He conceded that the sample size didn't include more business stakeholders and so the statistics might need to be taken with a grain of salt, but the general thought does make sense. The goals of the PMI would certainly stress "on time and on budget" as measurable goals. Software quality, on the other hand, is harder to measure. Because of that, it's also hard to estimate the effort needed to reach it in planning phases. The concept of quality is also subjective and that doesn't help matters.

Maybe Software isn't a Project
Here's another idea. Software is a living document. It changes over time and as long as people are using it and maintaining it, it's never done. Does that sound like something you can harness with a beginning, middle, and end?

George Stepanek, the author of Software Project Secrets (Apress ISBN10: 1-59059-550-5), notes that the formal project management methodology is not a good match for software development. Static phases like initiation, planning, and concluding are more a match for traditional waterfall software methodologies than newer "agile" methodologies. Although I'm not as down on waterfall as most are (all waterfall did was win WWII, send a man to the moon, and get the space shuttle into space, among other things), there's no denying that regardless of approach, software is a series of iterative feedback loops between developers and users that extends far beyond a stated project period.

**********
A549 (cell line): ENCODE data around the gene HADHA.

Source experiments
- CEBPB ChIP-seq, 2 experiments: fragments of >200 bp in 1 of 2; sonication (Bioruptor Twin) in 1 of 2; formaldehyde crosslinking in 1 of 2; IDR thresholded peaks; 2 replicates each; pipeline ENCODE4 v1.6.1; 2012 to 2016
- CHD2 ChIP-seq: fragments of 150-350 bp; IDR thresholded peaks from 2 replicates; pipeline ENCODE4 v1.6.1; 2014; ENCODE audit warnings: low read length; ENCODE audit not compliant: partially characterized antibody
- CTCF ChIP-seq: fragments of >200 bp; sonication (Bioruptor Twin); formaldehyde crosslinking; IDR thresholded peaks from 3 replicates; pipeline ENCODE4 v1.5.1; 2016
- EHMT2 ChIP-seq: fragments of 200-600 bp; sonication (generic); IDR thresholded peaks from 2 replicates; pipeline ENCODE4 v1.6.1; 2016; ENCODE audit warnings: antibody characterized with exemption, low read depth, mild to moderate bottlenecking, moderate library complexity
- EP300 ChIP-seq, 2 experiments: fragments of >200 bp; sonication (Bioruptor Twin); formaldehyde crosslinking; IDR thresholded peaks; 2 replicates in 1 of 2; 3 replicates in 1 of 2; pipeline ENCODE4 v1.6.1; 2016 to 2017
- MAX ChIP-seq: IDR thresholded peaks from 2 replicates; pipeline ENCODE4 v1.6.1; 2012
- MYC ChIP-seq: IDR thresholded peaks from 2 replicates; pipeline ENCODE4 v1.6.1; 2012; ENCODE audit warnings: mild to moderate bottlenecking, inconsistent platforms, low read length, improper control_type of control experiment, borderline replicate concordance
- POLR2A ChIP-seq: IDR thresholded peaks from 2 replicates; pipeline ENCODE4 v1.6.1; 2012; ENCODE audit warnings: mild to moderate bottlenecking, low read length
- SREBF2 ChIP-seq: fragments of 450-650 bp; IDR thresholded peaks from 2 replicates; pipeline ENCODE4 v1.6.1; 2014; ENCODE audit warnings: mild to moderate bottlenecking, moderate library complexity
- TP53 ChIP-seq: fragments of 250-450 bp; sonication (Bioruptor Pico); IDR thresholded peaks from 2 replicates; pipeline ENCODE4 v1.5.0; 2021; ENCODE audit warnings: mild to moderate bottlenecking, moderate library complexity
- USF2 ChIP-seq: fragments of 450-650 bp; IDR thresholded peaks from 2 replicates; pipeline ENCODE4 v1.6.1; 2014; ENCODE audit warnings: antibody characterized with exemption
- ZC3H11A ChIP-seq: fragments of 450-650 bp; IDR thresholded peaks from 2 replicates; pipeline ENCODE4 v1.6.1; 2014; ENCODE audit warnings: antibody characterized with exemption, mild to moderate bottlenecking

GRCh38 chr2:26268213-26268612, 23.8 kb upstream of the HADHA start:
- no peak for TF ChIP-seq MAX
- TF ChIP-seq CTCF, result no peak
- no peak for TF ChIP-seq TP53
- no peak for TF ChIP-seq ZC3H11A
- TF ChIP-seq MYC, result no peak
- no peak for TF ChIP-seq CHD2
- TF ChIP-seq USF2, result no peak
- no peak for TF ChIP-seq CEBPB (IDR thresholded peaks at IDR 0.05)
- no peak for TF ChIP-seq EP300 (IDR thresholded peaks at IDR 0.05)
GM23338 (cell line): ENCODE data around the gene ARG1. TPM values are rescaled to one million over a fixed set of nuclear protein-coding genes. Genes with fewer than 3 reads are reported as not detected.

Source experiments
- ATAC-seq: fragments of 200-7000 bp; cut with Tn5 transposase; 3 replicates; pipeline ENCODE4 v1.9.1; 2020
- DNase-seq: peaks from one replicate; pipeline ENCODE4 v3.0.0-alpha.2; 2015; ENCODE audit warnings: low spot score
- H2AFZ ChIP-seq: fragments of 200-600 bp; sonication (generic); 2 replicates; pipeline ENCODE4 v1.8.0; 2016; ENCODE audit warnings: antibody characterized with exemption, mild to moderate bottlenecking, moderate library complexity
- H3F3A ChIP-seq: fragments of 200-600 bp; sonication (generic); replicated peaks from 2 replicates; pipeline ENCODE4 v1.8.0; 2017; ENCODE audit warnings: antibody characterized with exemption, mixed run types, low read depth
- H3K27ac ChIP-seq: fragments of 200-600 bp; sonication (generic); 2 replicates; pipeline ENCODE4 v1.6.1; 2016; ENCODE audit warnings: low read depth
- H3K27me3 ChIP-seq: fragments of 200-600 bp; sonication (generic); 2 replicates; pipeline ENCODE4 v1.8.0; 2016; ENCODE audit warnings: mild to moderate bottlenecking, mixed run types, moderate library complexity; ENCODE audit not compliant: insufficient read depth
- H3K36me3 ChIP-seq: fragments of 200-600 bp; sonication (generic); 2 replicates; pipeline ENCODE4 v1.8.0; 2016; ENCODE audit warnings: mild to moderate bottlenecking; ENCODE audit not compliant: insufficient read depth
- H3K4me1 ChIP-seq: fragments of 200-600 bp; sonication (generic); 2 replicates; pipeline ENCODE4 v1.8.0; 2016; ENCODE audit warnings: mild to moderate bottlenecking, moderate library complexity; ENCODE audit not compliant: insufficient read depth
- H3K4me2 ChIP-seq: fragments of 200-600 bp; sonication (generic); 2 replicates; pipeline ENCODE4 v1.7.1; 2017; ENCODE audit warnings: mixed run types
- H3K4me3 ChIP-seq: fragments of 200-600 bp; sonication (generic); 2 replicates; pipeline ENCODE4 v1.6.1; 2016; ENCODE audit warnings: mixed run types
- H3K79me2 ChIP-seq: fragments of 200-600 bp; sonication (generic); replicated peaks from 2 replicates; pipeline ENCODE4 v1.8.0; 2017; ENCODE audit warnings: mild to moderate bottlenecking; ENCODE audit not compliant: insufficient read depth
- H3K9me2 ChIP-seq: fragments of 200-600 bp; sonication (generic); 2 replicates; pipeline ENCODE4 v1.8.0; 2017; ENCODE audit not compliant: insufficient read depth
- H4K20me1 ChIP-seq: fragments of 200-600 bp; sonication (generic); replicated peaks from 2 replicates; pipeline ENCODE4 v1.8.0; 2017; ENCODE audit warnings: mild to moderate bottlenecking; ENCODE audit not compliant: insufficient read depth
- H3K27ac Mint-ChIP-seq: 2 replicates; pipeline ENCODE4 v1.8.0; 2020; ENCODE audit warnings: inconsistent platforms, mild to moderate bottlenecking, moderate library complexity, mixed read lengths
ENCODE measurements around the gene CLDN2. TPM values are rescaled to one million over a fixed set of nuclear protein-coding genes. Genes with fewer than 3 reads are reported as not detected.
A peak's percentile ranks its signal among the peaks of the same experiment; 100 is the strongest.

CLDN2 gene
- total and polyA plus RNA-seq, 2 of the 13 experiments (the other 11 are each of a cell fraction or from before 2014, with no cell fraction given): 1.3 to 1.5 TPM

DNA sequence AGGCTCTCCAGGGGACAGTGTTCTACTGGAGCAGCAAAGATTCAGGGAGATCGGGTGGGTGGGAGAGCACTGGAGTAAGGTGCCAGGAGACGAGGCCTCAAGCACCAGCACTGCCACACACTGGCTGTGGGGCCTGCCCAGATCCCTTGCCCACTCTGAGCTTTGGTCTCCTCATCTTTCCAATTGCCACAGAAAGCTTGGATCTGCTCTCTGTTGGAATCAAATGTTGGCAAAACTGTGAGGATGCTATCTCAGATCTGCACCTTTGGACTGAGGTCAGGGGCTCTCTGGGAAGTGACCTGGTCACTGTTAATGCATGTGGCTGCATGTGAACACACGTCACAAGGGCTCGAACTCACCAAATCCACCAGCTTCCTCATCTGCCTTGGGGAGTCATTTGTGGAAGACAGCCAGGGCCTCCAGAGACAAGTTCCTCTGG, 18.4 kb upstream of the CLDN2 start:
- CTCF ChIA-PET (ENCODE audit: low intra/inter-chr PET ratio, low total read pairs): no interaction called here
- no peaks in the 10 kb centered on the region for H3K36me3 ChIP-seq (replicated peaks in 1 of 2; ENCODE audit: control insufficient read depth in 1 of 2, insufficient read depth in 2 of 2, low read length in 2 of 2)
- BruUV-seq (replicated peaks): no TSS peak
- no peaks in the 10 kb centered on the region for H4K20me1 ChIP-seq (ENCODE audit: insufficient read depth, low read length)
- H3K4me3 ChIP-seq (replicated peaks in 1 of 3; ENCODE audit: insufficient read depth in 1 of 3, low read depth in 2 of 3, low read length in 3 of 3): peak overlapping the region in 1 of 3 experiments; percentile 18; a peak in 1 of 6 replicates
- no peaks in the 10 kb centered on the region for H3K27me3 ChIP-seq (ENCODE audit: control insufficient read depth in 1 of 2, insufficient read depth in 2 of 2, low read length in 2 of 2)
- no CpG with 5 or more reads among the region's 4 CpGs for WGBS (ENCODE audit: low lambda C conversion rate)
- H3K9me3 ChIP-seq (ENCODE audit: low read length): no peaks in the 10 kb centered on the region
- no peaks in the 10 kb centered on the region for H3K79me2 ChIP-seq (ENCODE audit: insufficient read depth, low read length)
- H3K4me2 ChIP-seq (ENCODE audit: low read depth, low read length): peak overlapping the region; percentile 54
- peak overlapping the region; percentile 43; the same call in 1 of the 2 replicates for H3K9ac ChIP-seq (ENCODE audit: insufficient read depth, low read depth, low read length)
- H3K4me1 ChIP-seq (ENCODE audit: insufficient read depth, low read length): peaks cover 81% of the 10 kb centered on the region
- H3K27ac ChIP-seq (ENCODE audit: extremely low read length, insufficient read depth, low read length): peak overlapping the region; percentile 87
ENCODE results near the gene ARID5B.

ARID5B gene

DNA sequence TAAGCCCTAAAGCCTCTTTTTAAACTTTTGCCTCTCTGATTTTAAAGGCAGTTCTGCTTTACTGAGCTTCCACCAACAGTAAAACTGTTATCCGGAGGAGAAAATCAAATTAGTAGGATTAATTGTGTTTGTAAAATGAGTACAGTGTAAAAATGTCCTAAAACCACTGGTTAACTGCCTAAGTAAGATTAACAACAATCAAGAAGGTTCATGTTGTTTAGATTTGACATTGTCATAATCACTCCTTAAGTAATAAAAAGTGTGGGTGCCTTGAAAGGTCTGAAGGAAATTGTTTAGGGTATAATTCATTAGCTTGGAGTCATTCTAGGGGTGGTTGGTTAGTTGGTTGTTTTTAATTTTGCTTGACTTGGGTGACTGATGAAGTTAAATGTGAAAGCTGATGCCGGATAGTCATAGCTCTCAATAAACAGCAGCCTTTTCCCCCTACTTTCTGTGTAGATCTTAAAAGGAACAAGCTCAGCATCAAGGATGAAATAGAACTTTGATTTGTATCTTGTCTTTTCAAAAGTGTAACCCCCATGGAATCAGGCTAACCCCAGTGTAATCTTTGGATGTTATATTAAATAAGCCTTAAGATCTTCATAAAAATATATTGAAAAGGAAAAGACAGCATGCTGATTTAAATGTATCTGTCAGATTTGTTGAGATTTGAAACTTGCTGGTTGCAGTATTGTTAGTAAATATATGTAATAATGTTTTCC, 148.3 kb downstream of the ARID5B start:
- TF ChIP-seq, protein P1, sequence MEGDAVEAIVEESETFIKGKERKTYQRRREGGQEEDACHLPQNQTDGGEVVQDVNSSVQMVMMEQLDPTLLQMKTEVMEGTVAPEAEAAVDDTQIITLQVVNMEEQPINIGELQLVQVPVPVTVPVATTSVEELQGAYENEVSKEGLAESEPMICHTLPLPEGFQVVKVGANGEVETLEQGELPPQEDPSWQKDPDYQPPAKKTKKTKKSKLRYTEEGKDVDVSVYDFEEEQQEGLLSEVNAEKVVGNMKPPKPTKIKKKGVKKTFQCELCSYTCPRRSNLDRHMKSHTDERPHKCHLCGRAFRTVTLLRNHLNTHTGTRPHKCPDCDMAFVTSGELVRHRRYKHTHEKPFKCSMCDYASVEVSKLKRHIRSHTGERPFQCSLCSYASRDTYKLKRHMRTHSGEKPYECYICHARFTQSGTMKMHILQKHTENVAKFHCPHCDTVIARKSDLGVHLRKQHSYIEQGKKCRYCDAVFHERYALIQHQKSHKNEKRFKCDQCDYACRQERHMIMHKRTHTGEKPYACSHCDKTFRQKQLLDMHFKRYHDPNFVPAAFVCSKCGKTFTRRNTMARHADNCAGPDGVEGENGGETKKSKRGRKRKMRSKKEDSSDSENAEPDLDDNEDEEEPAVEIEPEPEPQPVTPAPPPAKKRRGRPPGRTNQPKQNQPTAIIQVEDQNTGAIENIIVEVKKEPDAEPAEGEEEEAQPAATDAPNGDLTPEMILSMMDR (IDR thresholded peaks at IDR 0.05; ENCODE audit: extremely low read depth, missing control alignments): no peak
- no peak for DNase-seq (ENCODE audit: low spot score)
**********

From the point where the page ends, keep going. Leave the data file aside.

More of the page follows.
Software Management and Project Management Must Coexist
Neither software nor project management are going away anytime soon. Software has become a part of our everyday lives and project management adds appreciable value in helping to "divide and conquer" the body of work corporations do. But developers and project managers have to continue to understand the disconnects between traditional project approaches and software development and also make strides in measuring software quality. If this does not happen, then the industry will continue to be filled with projects that are only successful on the surface. It will continue to be a place that graces a few with bonuses while leaving behind train wrecks for others to clean up in the late hours.

Saturday, May 24, 2008

A Tale of Two Tenets

I'm at a crucial moment in a developing project. Once again I've been tasked with planning changes to shaky software for a high-profile project with an expected due date that was set before developers were consulted. I am looking at our list of change requests and some are downright scary.

The Best Kind of Programming is Refactoring
On one side I'm trying to use this opportunity to continuously improve the existing code base and would like to apply another refactoring pass to follow-up a previous refactoring.